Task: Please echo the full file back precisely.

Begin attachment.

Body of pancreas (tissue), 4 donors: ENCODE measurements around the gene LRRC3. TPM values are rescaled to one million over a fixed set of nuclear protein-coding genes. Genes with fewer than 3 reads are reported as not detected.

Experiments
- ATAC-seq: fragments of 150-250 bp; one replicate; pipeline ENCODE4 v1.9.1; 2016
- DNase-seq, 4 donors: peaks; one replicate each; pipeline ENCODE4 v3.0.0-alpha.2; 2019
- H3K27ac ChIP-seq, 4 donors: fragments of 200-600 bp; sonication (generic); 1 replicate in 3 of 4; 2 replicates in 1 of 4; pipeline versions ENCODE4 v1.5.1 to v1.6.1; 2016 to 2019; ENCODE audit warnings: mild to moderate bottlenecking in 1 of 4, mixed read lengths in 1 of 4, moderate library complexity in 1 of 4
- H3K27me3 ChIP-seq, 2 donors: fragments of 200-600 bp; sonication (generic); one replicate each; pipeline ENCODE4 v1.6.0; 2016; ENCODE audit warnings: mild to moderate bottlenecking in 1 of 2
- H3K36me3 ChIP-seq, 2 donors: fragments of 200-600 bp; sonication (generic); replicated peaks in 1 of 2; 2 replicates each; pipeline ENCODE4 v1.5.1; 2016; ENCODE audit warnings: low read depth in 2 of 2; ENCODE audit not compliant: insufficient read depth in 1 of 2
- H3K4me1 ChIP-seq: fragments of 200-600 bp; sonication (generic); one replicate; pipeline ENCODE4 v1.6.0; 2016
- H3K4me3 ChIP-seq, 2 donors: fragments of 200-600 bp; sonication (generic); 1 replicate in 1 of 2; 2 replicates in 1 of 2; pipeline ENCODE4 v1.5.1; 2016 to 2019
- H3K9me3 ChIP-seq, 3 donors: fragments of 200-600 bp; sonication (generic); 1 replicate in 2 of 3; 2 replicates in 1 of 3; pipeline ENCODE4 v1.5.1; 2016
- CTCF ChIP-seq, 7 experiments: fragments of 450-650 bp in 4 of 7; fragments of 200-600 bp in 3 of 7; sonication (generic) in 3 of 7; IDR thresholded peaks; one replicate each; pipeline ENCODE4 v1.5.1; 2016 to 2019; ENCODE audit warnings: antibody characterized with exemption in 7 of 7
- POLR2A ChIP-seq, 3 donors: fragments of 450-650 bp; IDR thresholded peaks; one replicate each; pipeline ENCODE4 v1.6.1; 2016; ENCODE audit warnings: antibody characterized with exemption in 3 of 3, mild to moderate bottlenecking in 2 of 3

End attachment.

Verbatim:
Body of pancreas (tissue), 4 donors: ENCODE measurements around the gene LRRC3. TPM values are rescaled to one million over a fixed set of nuclear protein-coding genes. Genes with fewer than 3 reads are reported as not detected.

Experiments
- ATAC-seq: fragments of 150-250 bp; one replicate; pipeline ENCODE4 v1.9.1; 2016
- DNase-seq, 4 donors: peaks; one replicate each; pipeline ENCODE4 v3.0.0-alpha.2; 2019
- H3K27ac ChIP-seq, 4 donors: fragments of 200-600 bp; sonication (generic); 1 replicate in 3 of 4; 2 replicates in 1 of 4; pipeline versions ENCODE4 v1.5.1 to v1.6.1; 2016 to 2019; ENCODE audit warnings: mild to moderate bottlenecking in 1 of 4, mixed read lengths in 1 of 4, moderate library complexity in 1 of 4
- H3K27me3 ChIP-seq, 2 donors: fragments of 200-600 bp; sonication (generic); one replicate each; pipeline ENCODE4 v1.6.0; 2016; ENCODE audit warnings: mild to moderate bottlenecking in 1 of 2
- H3K36me3 ChIP-seq, 2 donors: fragments of 200-600 bp; sonication (generic); replicated peaks in 1 of 2; 2 replicates each; pipeline ENCODE4 v1.5.1; 2016; ENCODE audit warnings: low read depth in 2 of 2; ENCODE audit not compliant: insufficient read depth in 1 of 2
- H3K4me1 ChIP-seq: fragments of 200-600 bp; sonication (generic); one replicate; pipeline ENCODE4 v1.6.0; 2016
- H3K4me3 ChIP-seq, 2 donors: fragments of 200-600 bp; sonication (generic); 1 replicate in 1 of 2; 2 replicates in 1 of 2; pipeline ENCODE4 v1.5.1; 2016 to 2019
- H3K9me3 ChIP-seq, 3 donors: fragments of 200-600 bp; sonication (generic); 1 replicate in 2 of 3; 2 replicates in 1 of 3; pipeline ENCODE4 v1.5.1; 2016
- CTCF ChIP-seq, 7 experiments: fragments of 450-650 bp in 4 of 7; fragments of 200-600 bp in 3 of 7; sonication (generic) in 3 of 7; IDR thresholded peaks; one replicate each; pipeline ENCODE4 v1.5.1; 2016 to 2019; ENCODE audit warnings: antibody characterized with exemption in 7 of 7
- POLR2A ChIP-seq, 3 donors: fragments of 450-650 bp; IDR thresholded peaks; one replicate each; pipeline ENCODE4 v1.6.1; 2016; ENCODE audit warnings: antibody characterized with exemption in 3 of 3, mild to moderate bottlenecking in 2 of 3